With April being National Financial Literacy Month, it’s a great time to do an examination of your money and credit.
Chase offers classes on teaching the community the importance of maintaining a good credit score.
“A credit score talks about how well you have managed your finances in the past. It tells you about your standing in how well you are managing your funds,” said Brian Atkins, Chase community manager at the Skyland Town Center Branch.
Marvin Blunt of northeast D.C. benefited from tips from Chase in a big way. After being incarcerated for nearly 25 years, Blunt needed to rebuild his credit.
He was advised to get a credit card upon his release.
“I knew I had to get my credit score up to do some things I wanted to do in society,” Blunt said, adding that his wife and daughter also served as his credit coaches.
“Once I got the secured card, I used it wisely, paying my phone bill and little things such as gas,” Blunt said, but would often get confused when his credit score would fluctuate.
While attending a financial health workshop at Chase, Blunt was advised to pay his bills on the statement date, instead of the due date.
Blunt added that his credit score increased more than 100 points to over 800, by following that tip. The classes also helped him manage his money and not spend it unnecessarily.
“A lot of people get a card and see money and think it’s their money and go spend it,” Blunt said adding that he was taught that only 30 percent of credit should be used on a credit card.
“I’m not out here playing around with the card because I have money on it,” he said.
Blunt said people trying to rebuild their credit should study it and learn its importance.
Atkins added that bad credit scores can impact employment, the ability to lease an apartment or purchase certain items.
Atkins shared of being in college and finding credit card companies soliciting students to get a credit card, including himself. “I signed up for all of them,” Atkins said, adding that being a college student with limited resources made him get behind on payments.
Once he graduated, he needed a new car, he but because of his low credit score Atkins had to pay a higher interest rate, and his $23,000 car end up costing him nearly $40,000 after his loan was paid off.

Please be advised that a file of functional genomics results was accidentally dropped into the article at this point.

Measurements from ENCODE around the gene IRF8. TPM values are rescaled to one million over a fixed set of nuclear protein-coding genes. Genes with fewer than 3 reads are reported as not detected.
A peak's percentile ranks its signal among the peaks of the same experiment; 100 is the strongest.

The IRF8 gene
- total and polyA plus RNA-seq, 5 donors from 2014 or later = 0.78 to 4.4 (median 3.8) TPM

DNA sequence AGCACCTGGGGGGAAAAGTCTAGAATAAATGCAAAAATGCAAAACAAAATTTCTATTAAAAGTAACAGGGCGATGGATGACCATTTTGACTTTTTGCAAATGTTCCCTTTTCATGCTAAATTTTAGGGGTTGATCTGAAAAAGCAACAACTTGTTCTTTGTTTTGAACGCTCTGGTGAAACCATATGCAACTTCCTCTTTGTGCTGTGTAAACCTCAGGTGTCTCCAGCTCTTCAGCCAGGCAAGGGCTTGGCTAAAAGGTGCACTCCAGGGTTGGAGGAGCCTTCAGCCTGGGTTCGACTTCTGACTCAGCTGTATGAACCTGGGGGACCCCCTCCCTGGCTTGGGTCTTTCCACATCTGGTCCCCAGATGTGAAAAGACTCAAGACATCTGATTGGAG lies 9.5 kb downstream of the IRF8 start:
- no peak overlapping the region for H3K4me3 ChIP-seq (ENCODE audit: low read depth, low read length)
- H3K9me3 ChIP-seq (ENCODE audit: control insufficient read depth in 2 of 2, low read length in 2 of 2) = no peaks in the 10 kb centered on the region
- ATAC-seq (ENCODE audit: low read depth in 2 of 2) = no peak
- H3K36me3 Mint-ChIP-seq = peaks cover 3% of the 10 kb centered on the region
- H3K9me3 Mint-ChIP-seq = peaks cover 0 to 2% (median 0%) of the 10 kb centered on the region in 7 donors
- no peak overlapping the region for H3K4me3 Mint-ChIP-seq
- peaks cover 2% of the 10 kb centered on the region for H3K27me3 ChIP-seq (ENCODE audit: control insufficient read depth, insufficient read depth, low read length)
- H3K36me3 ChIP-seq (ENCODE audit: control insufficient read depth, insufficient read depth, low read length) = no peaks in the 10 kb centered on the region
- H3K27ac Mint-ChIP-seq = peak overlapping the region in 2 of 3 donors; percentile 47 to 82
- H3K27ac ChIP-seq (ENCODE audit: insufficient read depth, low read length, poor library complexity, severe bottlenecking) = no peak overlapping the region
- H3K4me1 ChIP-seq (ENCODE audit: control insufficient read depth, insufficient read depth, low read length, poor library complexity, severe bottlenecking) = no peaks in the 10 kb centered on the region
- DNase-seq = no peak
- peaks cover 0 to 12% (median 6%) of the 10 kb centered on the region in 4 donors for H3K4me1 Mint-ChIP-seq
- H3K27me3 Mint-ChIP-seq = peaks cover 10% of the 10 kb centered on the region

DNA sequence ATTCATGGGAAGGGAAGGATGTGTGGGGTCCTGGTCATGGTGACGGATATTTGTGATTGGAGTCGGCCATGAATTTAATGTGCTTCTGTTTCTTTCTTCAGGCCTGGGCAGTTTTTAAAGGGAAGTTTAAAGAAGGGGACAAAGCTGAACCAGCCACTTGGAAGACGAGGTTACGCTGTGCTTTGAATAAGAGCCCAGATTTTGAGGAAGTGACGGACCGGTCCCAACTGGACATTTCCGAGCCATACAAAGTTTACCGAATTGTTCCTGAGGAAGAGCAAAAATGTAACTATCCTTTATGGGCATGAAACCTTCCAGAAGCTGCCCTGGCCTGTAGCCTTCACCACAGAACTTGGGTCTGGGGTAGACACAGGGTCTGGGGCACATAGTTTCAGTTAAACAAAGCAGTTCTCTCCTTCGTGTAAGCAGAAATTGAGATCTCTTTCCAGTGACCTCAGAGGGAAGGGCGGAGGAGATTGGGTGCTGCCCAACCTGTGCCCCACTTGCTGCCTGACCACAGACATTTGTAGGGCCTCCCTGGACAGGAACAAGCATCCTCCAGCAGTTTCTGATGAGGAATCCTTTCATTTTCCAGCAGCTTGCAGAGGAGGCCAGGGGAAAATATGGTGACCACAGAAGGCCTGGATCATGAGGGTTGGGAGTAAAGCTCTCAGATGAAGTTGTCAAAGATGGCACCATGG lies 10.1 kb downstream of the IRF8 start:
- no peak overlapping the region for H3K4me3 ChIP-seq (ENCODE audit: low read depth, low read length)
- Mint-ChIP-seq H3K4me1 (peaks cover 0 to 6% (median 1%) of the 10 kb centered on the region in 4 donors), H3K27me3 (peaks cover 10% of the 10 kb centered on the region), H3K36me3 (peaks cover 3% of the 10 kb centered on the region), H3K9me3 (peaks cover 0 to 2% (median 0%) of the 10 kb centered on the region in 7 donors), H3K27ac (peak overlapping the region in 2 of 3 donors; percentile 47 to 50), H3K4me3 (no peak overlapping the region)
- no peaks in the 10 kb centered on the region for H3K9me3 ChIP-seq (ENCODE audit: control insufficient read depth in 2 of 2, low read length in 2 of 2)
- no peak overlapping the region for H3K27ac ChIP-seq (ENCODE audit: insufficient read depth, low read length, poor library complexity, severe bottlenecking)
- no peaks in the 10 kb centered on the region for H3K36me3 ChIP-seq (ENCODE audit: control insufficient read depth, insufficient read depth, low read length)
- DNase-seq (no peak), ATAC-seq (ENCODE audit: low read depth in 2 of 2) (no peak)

“I went to a third-party dealership and a lot of predatory lenders cater to those with low credit scores,” Atkins said.
Credit scores range from a low of 350 to a high of 850.
Atkins said over 700 is a good credit score.
Maritza Gonzalez, Chase community manager in Columbia Heights said that the credit score is made of up different categories, 40 percent is payment history, which consists of making payments on time; 21 percent is credit history, which means how long an individual has had credit; 20 percent is credit usage, which is based on how much money has been spent on credit cards or accounts that have limits; 11 percent is total balance, which is the mix of revolving and installment accounts; 5 percent is based on credit checks, which is the amount of credit inquires and 3 percent is based on available credit.
Gonzalez said one way to establish good credit habits is to live within your means. “Staying in your means is using your credit card and paying it off at the end of the month.”
Atkins said it’s also important for consumers to know what is on their credit statement and always protect it.
Blunt agreed, adding that people should not abuse credit.
“It’s being loaned for when you have an emergency. You should not use it for your happy time or because you want a bag or a pair of shoes unless you can afford it,” Blunt added.
For more information, please visit www.Chase.com/financialgoals.